Biometrics is a technological and scientific authentication method that allows a person to digitally identify a person to grant access ...
Biometrics is a technological and scientific authentication method that allows a person to digitally identify a person to grant access to systems, devices or data.
Biometrics allows a person to be identified and authenticated based on a set of recognizable and verifiable data, which are unique and specific to them.
Biometrics is a Greek word and combination of two words Bio and Metrics. Bio means life and Metrics mean the measure. The biometrics term normally refers to the study of people’s biological characteristics. Now biometrics technology is widely used for single person identification and security.
The Biometric technology is mainly used for identification and access control, or for identifying individuals who are under surveillance. A key difference between biometrics and other systems is that biometrics verification of physical information requires a person to be present, which adds a layer of security because other ID types can be stolen, lost or forged.
Biometrics has the potential to make authentication dramatically faster, easier and more secure than traditional passwords, but companies need to be careful about the biometrics data they collect. Biometrics is used for security systems and replacement systems for ID cards, tokens or PINs.
There are two main types of biometrics identifiers depend on either physiological characteristics or behavioral characteristics.
Physiological biometrics Identifiers can be either morphological or biological. These mainly consist of fingerprints, the shape of the hand, of the finger, vein pattern, the eye (iris and retina), and the shape of the face, for morphological analyses.
In Behavioral biometrics, identifiers are a newer approach and are typically being used in conjunction with another method because of lower reliability. However, as technology improves, these behavioral identifiers may increase in prominence.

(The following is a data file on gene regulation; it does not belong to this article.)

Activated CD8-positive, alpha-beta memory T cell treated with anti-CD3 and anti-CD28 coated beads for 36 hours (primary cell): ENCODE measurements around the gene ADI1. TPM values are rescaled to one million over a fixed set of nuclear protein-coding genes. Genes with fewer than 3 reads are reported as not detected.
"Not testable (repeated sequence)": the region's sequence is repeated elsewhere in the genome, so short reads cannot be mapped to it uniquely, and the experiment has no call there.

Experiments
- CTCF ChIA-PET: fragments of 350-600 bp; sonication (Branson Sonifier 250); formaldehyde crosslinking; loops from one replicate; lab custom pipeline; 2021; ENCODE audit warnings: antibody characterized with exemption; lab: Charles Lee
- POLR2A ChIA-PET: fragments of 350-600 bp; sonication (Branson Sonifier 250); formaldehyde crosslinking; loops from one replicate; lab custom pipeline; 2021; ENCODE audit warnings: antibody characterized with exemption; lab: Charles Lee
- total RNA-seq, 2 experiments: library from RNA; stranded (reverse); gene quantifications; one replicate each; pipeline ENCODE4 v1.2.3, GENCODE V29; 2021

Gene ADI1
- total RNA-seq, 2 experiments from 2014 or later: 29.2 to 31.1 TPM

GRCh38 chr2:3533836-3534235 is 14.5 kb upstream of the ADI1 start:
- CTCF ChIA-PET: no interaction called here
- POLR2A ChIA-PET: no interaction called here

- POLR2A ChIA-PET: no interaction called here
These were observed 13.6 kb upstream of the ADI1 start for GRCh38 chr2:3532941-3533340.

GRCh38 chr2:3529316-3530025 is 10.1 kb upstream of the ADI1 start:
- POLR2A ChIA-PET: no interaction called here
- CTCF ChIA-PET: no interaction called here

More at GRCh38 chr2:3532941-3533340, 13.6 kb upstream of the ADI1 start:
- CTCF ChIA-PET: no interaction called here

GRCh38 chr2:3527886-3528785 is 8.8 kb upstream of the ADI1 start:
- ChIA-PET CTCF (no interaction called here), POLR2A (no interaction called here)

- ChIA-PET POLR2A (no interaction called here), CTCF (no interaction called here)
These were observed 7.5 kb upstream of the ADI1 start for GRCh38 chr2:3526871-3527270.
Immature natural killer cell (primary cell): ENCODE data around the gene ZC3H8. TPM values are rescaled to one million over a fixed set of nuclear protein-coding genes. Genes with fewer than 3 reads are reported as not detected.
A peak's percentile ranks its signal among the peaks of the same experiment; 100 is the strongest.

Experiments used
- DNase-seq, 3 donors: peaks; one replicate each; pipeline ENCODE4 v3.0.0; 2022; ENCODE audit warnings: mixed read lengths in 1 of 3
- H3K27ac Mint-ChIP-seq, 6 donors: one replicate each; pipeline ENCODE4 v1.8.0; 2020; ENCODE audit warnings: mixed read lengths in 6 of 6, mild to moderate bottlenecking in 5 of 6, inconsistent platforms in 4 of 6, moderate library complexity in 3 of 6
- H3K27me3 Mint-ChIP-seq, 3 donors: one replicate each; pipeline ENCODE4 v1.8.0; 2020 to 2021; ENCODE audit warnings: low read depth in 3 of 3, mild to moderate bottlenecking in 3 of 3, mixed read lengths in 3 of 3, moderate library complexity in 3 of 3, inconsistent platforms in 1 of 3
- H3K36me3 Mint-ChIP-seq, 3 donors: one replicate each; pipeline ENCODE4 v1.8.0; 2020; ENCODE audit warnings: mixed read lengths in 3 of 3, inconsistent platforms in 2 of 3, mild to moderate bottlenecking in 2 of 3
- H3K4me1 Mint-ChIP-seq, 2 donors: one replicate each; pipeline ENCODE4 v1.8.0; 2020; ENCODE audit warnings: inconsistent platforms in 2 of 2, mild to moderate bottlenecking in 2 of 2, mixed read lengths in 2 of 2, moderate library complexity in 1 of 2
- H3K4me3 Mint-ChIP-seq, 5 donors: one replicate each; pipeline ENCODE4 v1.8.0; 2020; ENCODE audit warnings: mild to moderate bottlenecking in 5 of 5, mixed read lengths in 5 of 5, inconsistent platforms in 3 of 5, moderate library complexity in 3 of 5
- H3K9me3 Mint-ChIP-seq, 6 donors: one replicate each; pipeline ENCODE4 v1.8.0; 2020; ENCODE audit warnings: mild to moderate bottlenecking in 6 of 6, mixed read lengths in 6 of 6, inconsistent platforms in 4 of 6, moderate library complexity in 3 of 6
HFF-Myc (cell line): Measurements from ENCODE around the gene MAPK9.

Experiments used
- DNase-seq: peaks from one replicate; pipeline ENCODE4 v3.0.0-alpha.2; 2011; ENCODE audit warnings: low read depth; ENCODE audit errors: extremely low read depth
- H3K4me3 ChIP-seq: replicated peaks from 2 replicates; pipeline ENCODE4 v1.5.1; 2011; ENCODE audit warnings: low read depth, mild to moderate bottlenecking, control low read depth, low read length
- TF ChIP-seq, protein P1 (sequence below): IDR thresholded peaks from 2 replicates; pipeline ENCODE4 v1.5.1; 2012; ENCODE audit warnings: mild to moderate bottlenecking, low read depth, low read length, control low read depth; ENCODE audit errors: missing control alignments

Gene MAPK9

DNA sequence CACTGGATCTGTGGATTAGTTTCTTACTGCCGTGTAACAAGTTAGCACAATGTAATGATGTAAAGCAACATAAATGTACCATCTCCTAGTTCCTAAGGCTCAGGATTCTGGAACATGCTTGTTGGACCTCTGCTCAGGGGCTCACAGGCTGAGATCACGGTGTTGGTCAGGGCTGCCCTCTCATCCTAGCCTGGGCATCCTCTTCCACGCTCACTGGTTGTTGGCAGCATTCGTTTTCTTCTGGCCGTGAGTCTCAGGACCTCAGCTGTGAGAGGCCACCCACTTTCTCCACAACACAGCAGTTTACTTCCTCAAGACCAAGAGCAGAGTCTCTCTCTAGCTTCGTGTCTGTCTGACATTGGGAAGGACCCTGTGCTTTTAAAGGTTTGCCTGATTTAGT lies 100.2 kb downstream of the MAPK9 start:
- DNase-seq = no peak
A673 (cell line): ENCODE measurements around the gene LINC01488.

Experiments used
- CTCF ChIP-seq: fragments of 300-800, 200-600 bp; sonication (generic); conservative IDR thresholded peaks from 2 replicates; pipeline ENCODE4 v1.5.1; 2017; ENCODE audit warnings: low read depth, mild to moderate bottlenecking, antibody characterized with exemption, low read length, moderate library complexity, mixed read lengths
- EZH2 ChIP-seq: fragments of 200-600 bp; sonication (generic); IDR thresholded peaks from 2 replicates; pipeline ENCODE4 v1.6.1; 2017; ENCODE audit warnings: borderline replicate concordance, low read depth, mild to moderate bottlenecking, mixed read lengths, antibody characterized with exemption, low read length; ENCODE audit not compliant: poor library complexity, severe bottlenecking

Unlike physical identifiers, which are limited to a certain fixed set of human characteristics, the only limits to behavioral identifiers are the human imagination.
Biometrics systems work by recording and comparing biometric characteristics. Biometrics system can seem complicated, but they all use the same three steps:
When an individual first uses a biometrics system, their identifying features are enrolled as a reference for future comparison. Depending on the needs of the application, this reference may be stored in a central database or on a personal device such as a phone or a card.
The idea of biometrics was present for a few years from now. In the 14th century, China practiced taking fingerprints of merchants and their children to separate them from all others. Fingerprinting is still used today.
In the 19th century, an Anthropologist named Alphonse Bertillon developed a method (named Bertillionage) of taking body measurements of persons to identify them. He had realized that even if some features of the human body are changed, such as length of hair, weight, etc., some physical traits of the body remain unchanged, such as length of fingers.
This method diminished quickly as it was found that the persons with the same body measurements alone can be falsely taken as one. Subsequently, Richard Edward Henry from Scotland Yard developed a method for fingerprinting.
The idea of biometric retinal identification was conceived by Dr. Carleton Simon and Dr. Isadore Goldstein in 1935. In 1976, a research and development effort was put in at EyeDentify Inc. The first commercial retina scanning system was made available in 1981.
Iris recognition was invented by John Daugman in 1993 at Cambridge University. In 2001, Biometrics Automated Toolset (BAT) was introduced in Kosovo, which provided a concrete identification means.
Thus the use of biometrics has plenty of advantages regarding its use, security and other related functions.
On the flip side, no system is perfect, and biometrics offer some disadvantages that need to be considered.
There are serious privacy concerns when it comes to biometrics. Some of the major issues identified with biometrics include these: